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by dsgrimmer » Thu Mar 30, 2023 2:11 pm America/New_York
Hi, I'm researching the effectiveness of the Hawkeye satellite compared to existing satellites. While I was going through images, I noticed that the chlorophyll concentrations changed significantly in comparison to the MODIS images over time. I'm attaching images in a pdf for context. Both are spatial subsets of the San Francisco area. The first (29 September 2021) is what most the images look like - it has high concentrations of chlorophyll. The second (4 September 2022) displays very low concentration, not matching the data shown in MODIS - which shows high concentrations throughout, or the expectated values. The change from high to low concentration was gradual, but the MODIS images did not show this same change. I generated these images using SeaDAS, and used the same concentration scale for all images. I'm wondering why the chlorophyll concentration disparity would be so great and why it would happen? There isn't a significant difference in weather conditions, and this pattern happens in other locations too. If someone has a theory about why the data might appear that way, please let me know, thanks!
by dsgrimmer » Sat Apr 01, 2023 7:18 pm America/New_York
Hi! I'm comparing the images to MODIS Aqua, but as I was going through images, I noticed that the Hawkeye images started to show lower concentrations relative to the MODIS images. The MODIS images showed high concentrations in all the images I'm using, and the Hawkeye images were the only ones that deviated. I used the two images below to show how much they changed.
I can't attach the images as they are .nc files, but I can paste links to the Ocean Color website where I got the images. Does this work?
There are a number of possible reasons for the differences you see. There certainly is some level of degradation in the Hawkeye instrument over time (see: https://oceancolor.gsfc.nasa.gov/data/hawkeye/on-orbit-changes/), however there is currently no way to account for any temporal changes in the radiometric calibration in the processing of the data. Also, as the NIR bands are suffering from uncorrectable ghosting, the data are processed using a modified "CZS-like" approach where a fixed aerosol model is used. This model is very likely not appropriate for all scenes for all time and how much of an impact that will have will vary by scene.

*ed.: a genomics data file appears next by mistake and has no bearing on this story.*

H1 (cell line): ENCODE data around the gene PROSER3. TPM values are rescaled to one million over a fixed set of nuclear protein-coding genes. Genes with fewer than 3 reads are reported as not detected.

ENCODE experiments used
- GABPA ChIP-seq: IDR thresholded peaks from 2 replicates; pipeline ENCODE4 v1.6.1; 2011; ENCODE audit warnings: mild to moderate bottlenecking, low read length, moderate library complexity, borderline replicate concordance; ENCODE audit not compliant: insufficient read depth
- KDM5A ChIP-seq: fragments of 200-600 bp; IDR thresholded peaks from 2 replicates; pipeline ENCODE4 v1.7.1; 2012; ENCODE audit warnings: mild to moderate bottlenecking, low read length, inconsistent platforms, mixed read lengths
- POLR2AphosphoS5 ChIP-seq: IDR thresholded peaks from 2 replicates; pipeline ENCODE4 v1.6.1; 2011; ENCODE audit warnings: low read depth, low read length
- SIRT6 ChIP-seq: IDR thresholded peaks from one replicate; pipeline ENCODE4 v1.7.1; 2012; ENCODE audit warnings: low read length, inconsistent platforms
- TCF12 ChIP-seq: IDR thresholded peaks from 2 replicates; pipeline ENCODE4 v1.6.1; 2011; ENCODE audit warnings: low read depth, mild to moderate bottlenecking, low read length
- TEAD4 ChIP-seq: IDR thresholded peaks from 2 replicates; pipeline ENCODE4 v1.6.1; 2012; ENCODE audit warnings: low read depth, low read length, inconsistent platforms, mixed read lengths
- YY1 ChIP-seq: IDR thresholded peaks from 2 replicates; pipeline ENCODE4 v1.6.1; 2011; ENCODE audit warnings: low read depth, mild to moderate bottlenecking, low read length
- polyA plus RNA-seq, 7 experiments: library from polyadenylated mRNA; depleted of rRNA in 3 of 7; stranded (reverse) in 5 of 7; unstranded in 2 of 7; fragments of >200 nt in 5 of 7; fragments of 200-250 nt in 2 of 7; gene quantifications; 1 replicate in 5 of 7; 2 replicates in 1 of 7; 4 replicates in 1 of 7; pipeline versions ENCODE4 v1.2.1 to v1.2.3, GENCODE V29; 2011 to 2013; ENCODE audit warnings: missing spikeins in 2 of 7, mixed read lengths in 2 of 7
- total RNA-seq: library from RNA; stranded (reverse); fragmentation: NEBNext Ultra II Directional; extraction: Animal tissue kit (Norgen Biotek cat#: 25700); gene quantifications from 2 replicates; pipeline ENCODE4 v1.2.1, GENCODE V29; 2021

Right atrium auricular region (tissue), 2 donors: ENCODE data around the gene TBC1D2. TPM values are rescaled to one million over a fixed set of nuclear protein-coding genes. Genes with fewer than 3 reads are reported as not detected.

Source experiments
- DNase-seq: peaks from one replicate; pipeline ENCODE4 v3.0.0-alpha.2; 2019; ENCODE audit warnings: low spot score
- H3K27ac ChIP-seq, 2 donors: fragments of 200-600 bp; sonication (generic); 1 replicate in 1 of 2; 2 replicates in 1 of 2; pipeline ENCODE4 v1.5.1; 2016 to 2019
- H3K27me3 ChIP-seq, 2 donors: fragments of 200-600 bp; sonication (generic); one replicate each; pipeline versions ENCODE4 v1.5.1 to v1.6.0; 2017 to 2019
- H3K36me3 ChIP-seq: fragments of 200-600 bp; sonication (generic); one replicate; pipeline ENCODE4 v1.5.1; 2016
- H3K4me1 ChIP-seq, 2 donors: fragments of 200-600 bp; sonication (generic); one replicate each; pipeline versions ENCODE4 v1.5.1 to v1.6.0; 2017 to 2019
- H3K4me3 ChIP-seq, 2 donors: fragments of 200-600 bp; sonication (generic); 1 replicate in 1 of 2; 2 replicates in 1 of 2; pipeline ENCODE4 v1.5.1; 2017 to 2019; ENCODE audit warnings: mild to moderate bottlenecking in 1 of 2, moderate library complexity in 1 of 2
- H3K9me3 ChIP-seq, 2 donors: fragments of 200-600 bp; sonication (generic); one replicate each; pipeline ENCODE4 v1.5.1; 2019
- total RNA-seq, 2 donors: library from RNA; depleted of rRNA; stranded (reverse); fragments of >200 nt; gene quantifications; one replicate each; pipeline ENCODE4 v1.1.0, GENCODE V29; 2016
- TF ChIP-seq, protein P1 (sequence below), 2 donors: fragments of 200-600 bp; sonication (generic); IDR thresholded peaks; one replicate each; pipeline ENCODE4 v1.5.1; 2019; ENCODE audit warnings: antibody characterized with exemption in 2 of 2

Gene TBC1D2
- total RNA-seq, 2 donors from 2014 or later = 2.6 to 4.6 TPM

by dsgrimmer » Thu Apr 13, 2023 9:38 pm America/New_York
Hi! I'm reaching out to see if you might be able to provide more feedback on this issue? I'm doing outside research as well, but do you think the degradation could cause such extreme differences sometimes and not have an effect at other times? I'm attaching a pdf that shows multiple image comparisons - some with similar and some with differing concentrations. I had to take out a lot of the slides and put multiple on one page to stay within the file size requirements. If you would like to get the full version, I would need to provide it outside of the forum. I've seen this pattern occur in other locations I've focused on, and they are very extreme differences for a period of time, then it goes back to normal. In fact, most the images show similar concentrations. I would understand how the degradation could cause differences, but wouldn't that affect the sensors all the time? Such that all of the images have significant disparity? Please let me know if you have any thoughts or if you would like more information! Thank you so much!
I did not mean to suggest that the sensor degradation was the sole reason for differences you see between Hawkeye and MODIS-Aqua. In fact, most of the degradation occurred during the extended commissioning phase. While the instrument likely continues to degrade, the rate of change over time is much lower than earlier in the mission.
Without a thorough analysis, my suspicion is that the biggest issue is with the CZCS-like approach to removing the aerosol component of the atmospheric signal. Simply changing the aerosol selection process to a more traditional "GW94" (Gordon and Wang, 1994) approach can dramatically change the results (right panel was processed with GW94):
Screen Shot 2023-04-14 at 3.11.59 PM.png (317.89 KiB) Not viewed yet
One caveat to keep in mind here...the vicarious calibration wasn't tuned to GW94. If it were the results might differ.
Since you report that most of the images show similar concentrations, but also that there are periods when they differ (and can be extremely different), my guess is that when MODIS and Hawkeye agree, the aerosol contribution is similar to the fixed model chosen for Hawkeye processing and when they differ, the model is not capturing the real aerosol load. There is also the complicating factor that Hawkeye data collection is near coasts - and coastal waters can have non-negligible contributions in the red (and NIR). Since the red band is used by Hawkeye, and the "correction" applied for non-negligible reflectance is not terribly robust (but better than not doing it) for the CZCS-like processing, when the water signal in the red is high, the Hawkeye retrievals will suffer.
by dsgrimmer » Fri Apr 14, 2023 8:51 pm America/New_York
Thank you so much for your feedback. I really appreciate it. Do you think that if the instrument was larger, a different atmospheric correction approach could be used to more accurately reflect the chlorophyll patterns? My understanding is that the small size is responsible for the modified atmospheric correction approach, and that part of the mission of Hawkeye was "proof of concept"- to demonstrate the capabilities of the instrument for future implementation in larger scale missions. In other words, is this problem specific to the satellite or the instrument? I appreciate all your help - it has provided valuable information for my lab's work!